Lockheed Martin to build new Navy anti-submarine warfare (ASW) shipboard sonar undersea warfare systems

Navy asks Lockheed Martin to build more AN/SQQ-89A(V)15 anti-submarine warfare (ASW) shipboard sonar undersea warfare systems in $63.1 million order.

May 28th, 2019
Sqq 89 28 May 2019
Navy photo

WASHINGTON – Anti-submarine warfare (ASW) experts at Lockheed Martin Corp. will build additional U.S. Navy AN/SQQ-89A(V)15 shipboard undersea warfare systems for surface warships under terms of a $63.1 million order announced last week.

Officials of the Naval Sea Systems Command in Washington are asking the Lockheed Martin Rotary and Mission Systems segment in Manassas, Va., to develop and build AN/SQQ-89A(V)15 undersea warfare combat systems.

The AN/SQQ-89A(V)15 is designed to search for, detect, classify, localize, and track underwater contacts, and to attack or avoid enemy submarines, floating, tethered, or bottom-attacked mines, and torpedoes.

The AN/SQQ-89A(V)15 uses active and passive sonar to enable Navy Arleigh Burke-class destroyers and Ticonderoga-class cruisers to detect, locate, track, and attack hostile submarines, mines, and torpedoes.

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The system provides multi-sensor track correlation and target track management control, and forwards data to the ship’s weapons and decision-support systems. The AN/SQQ-89A(V)15 works together with the ship's active and passive hull sonar, multi-function towed array, sonobuoy processing, torpedo alerts, fire-control system, sensor performance predictions, embedded operator, and team training systems.

The AN/SQQ-89A(V)15 has an open electronics architecture to accommodate system upgrades, and makes the most of data accessibility and system modules, Lockheed Martin officials say. Its software application programs are isolated from hardware with open middleware to render applications processor-independent.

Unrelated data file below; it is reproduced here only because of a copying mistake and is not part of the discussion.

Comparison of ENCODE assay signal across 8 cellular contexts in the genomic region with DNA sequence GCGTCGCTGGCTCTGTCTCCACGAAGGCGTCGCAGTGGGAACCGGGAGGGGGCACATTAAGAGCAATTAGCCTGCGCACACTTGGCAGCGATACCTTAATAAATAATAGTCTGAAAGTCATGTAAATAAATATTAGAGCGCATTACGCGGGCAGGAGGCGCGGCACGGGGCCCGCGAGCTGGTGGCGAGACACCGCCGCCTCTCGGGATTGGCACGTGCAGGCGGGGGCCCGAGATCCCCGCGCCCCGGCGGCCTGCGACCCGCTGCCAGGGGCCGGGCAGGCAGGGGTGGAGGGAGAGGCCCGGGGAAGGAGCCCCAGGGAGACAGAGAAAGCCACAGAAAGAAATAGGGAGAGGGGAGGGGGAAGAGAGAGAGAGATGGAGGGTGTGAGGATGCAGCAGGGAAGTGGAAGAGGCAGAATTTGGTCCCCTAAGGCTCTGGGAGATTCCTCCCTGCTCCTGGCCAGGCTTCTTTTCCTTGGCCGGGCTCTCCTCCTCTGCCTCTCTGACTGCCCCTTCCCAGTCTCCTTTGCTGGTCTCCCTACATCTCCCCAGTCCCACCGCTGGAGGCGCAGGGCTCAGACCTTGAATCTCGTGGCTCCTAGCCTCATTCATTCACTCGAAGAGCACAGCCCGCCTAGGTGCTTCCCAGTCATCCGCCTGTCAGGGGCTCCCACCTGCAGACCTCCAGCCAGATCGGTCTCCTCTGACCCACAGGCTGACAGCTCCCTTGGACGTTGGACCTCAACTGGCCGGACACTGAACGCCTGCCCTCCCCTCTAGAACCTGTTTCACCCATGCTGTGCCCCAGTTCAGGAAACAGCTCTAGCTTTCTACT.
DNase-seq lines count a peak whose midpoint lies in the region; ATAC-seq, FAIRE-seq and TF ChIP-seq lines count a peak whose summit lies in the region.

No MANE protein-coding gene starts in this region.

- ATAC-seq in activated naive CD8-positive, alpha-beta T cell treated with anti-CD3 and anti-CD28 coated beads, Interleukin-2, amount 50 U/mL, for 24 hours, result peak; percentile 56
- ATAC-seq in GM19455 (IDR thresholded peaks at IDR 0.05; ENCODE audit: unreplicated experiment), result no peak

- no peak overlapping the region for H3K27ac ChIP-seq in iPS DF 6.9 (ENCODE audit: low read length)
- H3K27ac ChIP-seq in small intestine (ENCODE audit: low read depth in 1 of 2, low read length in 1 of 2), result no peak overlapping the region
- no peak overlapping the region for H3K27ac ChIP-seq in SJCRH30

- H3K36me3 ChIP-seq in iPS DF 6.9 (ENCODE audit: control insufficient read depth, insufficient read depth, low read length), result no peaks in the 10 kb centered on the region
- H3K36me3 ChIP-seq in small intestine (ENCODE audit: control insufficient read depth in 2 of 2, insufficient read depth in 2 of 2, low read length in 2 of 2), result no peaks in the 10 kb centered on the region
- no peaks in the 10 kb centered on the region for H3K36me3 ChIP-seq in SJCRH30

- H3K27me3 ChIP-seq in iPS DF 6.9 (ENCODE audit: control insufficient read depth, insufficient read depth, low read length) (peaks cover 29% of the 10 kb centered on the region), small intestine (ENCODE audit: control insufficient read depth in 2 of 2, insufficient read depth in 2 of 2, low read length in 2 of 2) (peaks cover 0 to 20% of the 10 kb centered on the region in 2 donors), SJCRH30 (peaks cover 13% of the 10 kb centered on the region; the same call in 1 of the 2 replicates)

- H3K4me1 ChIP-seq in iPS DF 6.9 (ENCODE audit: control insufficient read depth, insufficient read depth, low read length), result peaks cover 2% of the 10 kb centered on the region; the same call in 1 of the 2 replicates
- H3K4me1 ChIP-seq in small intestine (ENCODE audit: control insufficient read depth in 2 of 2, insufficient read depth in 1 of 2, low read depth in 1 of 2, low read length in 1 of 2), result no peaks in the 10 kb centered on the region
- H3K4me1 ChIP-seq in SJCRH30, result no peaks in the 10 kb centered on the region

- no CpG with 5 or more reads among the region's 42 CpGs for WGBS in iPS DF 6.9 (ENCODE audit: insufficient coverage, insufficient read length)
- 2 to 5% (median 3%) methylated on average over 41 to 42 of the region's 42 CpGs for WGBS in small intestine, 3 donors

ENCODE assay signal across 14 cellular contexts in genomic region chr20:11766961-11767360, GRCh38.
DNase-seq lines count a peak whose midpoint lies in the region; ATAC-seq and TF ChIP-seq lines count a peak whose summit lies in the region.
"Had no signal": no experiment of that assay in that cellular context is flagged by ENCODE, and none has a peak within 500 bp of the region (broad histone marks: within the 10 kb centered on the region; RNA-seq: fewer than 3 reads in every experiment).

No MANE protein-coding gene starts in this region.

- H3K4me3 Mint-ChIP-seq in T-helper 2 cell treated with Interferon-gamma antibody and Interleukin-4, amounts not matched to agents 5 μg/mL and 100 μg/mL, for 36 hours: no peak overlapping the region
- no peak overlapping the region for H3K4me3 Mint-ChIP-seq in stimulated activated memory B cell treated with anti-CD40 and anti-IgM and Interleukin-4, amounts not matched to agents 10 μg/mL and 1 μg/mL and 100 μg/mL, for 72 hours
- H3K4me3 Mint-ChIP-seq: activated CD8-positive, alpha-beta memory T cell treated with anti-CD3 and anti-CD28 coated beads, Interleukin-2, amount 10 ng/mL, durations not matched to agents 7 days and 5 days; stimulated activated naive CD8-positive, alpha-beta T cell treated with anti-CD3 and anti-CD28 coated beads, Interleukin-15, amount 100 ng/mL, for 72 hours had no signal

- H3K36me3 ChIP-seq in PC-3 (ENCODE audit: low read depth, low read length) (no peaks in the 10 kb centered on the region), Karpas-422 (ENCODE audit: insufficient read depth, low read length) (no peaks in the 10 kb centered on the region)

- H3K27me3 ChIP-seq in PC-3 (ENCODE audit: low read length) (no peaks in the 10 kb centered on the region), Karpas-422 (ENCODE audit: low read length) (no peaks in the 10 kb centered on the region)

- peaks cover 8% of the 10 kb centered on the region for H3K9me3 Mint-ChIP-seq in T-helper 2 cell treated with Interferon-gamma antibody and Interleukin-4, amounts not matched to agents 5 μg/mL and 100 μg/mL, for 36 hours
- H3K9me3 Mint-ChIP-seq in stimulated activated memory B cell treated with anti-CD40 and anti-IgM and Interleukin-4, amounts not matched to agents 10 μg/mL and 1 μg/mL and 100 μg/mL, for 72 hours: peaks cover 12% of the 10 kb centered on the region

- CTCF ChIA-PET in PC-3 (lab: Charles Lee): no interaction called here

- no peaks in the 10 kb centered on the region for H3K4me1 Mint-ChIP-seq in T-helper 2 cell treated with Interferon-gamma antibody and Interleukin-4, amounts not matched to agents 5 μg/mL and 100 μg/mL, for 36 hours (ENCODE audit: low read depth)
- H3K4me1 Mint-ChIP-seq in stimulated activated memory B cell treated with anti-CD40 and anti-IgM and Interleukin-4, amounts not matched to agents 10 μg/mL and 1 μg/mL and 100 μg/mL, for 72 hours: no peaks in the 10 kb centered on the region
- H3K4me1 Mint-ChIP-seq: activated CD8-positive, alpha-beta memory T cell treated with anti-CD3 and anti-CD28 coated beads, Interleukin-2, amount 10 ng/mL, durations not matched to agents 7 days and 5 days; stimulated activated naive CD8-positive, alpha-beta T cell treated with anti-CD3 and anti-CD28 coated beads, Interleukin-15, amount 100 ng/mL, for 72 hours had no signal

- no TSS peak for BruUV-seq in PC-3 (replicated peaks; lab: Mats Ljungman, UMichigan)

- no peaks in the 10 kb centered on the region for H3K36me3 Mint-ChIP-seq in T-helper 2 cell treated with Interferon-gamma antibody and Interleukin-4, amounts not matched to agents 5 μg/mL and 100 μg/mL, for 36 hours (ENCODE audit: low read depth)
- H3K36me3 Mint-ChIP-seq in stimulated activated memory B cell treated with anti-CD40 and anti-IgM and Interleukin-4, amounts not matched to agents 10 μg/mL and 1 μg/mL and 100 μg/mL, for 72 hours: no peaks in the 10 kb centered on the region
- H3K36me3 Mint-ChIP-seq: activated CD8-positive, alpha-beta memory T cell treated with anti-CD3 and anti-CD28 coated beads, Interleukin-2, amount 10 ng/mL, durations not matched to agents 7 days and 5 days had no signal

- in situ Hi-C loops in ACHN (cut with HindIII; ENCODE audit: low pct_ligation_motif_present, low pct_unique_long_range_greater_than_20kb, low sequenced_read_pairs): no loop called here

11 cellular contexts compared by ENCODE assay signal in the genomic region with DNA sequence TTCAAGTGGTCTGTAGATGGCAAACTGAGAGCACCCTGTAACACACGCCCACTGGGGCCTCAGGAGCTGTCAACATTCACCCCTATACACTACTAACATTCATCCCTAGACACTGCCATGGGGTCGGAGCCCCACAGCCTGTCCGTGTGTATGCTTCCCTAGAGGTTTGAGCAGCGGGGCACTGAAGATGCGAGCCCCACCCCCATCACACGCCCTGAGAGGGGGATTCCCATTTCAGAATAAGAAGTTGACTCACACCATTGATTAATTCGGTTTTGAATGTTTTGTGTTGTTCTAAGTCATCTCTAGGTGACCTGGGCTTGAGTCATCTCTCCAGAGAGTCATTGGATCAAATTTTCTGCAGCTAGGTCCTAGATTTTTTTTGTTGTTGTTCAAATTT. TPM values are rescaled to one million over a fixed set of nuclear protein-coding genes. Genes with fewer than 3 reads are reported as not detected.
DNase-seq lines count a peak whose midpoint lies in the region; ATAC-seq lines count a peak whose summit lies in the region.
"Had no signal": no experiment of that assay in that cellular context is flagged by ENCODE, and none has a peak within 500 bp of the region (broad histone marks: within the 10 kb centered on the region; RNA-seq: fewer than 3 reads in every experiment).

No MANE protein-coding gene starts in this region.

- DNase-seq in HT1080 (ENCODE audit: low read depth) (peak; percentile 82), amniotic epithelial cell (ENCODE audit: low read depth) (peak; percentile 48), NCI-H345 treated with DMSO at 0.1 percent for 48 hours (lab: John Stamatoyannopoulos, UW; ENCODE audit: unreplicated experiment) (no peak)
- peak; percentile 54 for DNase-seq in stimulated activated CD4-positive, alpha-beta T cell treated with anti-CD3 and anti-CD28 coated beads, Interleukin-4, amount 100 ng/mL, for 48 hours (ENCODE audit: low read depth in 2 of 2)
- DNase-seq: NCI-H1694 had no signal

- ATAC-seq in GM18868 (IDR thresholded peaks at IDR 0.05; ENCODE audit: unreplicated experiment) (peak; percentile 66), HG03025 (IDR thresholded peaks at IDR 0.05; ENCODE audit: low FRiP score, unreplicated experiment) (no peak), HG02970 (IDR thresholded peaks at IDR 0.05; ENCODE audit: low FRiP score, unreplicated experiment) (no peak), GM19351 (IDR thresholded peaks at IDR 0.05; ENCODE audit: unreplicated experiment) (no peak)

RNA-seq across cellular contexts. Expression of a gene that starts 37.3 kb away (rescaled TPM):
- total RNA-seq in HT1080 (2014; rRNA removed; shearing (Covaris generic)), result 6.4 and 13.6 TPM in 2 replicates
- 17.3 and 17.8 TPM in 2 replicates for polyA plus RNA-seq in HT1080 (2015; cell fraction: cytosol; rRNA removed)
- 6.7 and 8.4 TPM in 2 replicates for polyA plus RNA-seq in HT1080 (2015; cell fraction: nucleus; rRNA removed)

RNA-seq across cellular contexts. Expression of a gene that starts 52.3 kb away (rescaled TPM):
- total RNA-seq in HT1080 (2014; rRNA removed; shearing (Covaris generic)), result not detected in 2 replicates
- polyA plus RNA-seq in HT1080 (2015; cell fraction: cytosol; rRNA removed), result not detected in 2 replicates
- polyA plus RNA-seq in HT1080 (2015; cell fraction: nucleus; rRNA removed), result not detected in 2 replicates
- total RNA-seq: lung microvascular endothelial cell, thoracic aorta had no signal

The system today uses POSIX-compliant system calls and Motif and X-compliant display service calls. Symmetric multi-processors (SMPs) using Linux-based processing handle signal, data, display, and interface processing.

Virtual Network Computing (VNC) enables rapid re-allocation of operator console displays to suit the tactical situation, Lockheed Martin officials say.

Related: Lockheed Martin provides signal processing for global anti-submarine sonar

Recent and planned upgrades to the AN/SQQ-89A(V)15 include improved automated torpedo detection, sonar performance prediction, advanced active sonar processing, re-designed active displays to reduce operator loading, and integrated training and logistics.

The AN/SQQ-89 is integrated with the Aegis combat system, vertical launch anti-submarine rocket (ASROC) system. A variant of the AN/SQQ-89A(V)15 is integrated with late-version Aegis combat systems being installed onboard new Arleigh Burke-class destroyers. A back-fit program is in place to retrofit existing DDG-51 class ships and Ticonderoga-class cruisers.

On this contract modification Lockheed Martin will do the work in Manassas, Va.; Lemont Furnace, Pa.; Syracuse and Hauppauge, N.Y. and should be finished by May 2020. For more information contact Lockheed Martin Rotary and Mission Systems online at www.lockheedmartin.com, or Naval Sea Systems Command at www.navsea.navy.mil.

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